As a result, USCGA offers courses in arctic policy, fisheries management, coastal resilience, petroleum and oil-spill science, structural design for extreme events, homeland security policy, disaster response, emergency management as well as irregular warfare and terrorism, which is taught at other Service academies.  The USCGA devotes significant classroom time to how laws and policies are developed.

“These courses are focused on and reflective of the Coast Guard’s nature, from a humanitarian, environmental and law enforcement perspective,” said Colella, who’s doctorate is in Mechanical Engineering from the University of Connecticut

After the 9/11 terrorist attacks, the role of the Coast Guard increased exponentially and so did the security-related courses at USCGA. How the Coast guard operates within the intra-agency environment with the US Department of Homeland Security (DHS), Federal Emergency Management Agency (FEMA), and US Immigration and Custom Enforcement (ICE), as well as with local law enforcement and fire departments, is covered extensively in the classroom.

On the importance of cyber education to each student, Colella was emphatic: “It is critical, imperative, and essential…. not optional.”

For the first time, the USCGA Class of 2022 is being offered a cyber-systems major. This multi-disciplinary module includes technical, legal, economic and ethical overtones.

The core curriculum, which applies to every cadet, has humanities, professional, technical and physical components.

On the emphasis of humanities at the USCGA, Colella said it’s always been a part of the curriculum going back to the 1960s when engineering was the only major. Even then, embedded in the engineering major were humanities courses.

“We now have nine academic majors,” said Colella.

Among the courses for freshman are: cultural perspectives, African American, Hispanic and other culturally related courses. In its recently revised core curriculum, USCGA allowed freshman to choose which cultural perspective course they prefer to study.

Criminal justice, economics, morals and ethics (two different versions), and an introduction to computing course, which has a social science component, are also taught at USCGA. In addition, a senior-level, global perspectives course is offered. “It’s what we call our diversity and global perspectives [element] in our core curriculum,” said Colella.

To prepare to work in a VUCA world, USCGA added a critical-thinking component to the curriculum, but it is not narrowed to a single or series of courses. “If we emphasize critical thinking as part of the whole [academic] environment, rather than teach a specific course on it, we avoid the sense that a course gives you an inoculation,” said Colella. “You’ve taken this course. Thou art a critical thinker.”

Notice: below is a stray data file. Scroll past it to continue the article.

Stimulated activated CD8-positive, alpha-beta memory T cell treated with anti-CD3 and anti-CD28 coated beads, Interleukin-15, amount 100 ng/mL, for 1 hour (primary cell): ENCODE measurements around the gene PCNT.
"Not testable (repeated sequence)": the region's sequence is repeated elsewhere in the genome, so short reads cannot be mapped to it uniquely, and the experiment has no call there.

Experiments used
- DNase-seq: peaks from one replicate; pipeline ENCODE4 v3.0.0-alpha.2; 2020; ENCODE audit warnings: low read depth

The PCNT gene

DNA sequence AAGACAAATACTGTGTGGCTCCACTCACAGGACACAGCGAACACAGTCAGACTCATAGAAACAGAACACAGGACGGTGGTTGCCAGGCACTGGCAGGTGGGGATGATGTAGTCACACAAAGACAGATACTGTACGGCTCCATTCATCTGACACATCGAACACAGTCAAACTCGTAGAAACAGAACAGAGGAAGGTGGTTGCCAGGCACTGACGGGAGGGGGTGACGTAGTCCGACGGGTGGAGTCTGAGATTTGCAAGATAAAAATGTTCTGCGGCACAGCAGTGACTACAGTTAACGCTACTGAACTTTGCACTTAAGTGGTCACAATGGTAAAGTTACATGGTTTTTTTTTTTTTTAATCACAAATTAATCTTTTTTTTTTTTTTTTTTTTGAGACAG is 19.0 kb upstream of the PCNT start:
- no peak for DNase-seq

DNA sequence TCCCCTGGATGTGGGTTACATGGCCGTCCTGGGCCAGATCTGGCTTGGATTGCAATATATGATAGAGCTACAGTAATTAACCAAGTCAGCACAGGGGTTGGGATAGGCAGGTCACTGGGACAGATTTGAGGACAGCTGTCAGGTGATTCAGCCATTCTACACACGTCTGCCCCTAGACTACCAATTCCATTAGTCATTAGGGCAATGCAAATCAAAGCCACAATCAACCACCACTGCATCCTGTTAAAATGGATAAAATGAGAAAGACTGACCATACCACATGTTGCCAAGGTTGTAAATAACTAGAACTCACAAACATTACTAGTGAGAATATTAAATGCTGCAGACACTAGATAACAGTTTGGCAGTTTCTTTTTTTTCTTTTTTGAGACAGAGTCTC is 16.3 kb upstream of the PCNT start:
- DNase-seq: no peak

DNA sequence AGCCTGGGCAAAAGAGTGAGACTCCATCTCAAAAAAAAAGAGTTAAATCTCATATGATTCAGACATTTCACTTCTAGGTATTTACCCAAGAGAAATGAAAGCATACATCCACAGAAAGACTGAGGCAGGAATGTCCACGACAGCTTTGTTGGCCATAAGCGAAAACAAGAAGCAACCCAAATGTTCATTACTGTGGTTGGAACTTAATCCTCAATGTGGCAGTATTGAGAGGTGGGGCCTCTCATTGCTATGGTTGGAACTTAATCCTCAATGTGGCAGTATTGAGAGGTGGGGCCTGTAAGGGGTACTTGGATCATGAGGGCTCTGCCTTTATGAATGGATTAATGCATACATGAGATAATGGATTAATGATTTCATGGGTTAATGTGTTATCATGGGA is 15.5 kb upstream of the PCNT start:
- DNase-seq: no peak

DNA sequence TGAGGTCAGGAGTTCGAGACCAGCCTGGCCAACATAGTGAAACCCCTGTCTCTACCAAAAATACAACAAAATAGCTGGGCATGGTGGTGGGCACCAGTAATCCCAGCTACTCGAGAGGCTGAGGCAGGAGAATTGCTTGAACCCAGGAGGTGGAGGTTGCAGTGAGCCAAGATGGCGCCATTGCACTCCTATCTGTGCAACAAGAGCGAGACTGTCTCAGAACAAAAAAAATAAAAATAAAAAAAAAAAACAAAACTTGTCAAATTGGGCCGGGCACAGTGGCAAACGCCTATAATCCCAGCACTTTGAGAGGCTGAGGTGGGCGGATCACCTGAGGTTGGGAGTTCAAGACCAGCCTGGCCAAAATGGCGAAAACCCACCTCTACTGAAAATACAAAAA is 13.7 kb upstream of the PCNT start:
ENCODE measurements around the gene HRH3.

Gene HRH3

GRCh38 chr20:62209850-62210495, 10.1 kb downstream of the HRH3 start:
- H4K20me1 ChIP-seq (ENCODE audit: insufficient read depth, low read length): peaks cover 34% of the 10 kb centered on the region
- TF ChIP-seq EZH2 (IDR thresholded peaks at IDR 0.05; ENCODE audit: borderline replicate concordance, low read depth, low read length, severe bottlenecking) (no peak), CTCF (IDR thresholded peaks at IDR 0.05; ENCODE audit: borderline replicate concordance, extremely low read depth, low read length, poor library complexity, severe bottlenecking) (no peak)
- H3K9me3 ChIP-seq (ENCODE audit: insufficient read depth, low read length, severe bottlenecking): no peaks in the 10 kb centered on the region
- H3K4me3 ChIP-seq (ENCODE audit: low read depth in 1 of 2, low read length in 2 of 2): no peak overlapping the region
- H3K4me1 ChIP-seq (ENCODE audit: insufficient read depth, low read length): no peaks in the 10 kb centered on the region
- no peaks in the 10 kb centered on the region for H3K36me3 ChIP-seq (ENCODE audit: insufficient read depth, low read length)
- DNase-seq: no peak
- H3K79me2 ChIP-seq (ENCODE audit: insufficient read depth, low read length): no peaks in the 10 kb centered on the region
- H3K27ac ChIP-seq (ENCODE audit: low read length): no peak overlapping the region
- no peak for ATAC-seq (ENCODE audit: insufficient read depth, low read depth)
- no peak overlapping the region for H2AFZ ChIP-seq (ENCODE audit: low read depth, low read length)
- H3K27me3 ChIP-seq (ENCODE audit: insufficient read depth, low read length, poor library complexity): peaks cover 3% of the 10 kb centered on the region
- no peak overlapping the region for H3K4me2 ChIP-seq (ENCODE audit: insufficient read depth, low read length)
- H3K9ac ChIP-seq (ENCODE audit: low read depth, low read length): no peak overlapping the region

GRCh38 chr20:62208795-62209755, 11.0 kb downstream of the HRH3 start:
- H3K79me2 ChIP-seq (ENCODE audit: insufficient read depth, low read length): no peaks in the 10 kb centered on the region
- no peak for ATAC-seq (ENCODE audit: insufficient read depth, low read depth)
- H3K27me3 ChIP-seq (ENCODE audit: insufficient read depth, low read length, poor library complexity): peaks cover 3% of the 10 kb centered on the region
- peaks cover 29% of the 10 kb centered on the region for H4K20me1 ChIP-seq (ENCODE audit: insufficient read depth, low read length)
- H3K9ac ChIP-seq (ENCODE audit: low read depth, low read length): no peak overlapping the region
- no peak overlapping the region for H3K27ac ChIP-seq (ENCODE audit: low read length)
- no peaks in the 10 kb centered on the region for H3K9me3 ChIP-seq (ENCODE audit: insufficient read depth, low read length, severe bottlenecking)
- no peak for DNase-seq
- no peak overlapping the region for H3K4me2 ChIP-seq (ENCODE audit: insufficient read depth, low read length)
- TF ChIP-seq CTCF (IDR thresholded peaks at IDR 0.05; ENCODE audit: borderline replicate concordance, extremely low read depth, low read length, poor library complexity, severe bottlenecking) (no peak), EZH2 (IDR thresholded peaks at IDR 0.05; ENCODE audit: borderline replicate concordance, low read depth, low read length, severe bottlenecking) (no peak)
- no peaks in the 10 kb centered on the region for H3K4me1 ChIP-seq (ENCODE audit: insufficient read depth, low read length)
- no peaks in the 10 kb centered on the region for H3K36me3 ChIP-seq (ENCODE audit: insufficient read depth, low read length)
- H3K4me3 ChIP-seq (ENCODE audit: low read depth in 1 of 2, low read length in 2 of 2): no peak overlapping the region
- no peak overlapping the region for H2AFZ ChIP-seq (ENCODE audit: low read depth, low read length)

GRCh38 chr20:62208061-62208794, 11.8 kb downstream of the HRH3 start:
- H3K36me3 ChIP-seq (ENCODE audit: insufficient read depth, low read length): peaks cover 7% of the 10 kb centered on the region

He added: “It is just the opposite. The Academy focuses on critical thinking as part of a ‘shared learning outcome’”.

The core curriculum occupies a third of any academic major with greater emphasis placed on science, engineering and math, with a humanities component. Professional and physical combined modules make up the rest of the course load.

The professional module is intense and covers knowledge, skills and abilities that will be relevant to a sea-going Coast Guard officer. These courses cover coastal piloting, navigation, shipboard stability and analysis and how to be an effective leader as division officers

A 2014 USCGA internal study, with help from an outside consultant, sparked revision of the present core curriculum to address key threads in content areas. The eight different threads include reading, writing, communications, information literacy, ethics, multi-cultural and global perspective, diversity and leadership. Each of the threads has rubrics for evaluation purposes.

USCGA has exchange programs with other US Service academies. The Academy also has cooperative arrangements with Connecticut College, next door to USCGA, as well as the University of Alaska, Fairbanks campus on arctic study and policy. USCGA’s faculty of civilian and military professors includes a visiting professor for cyber study and a Foreign Service officer from the US State Department.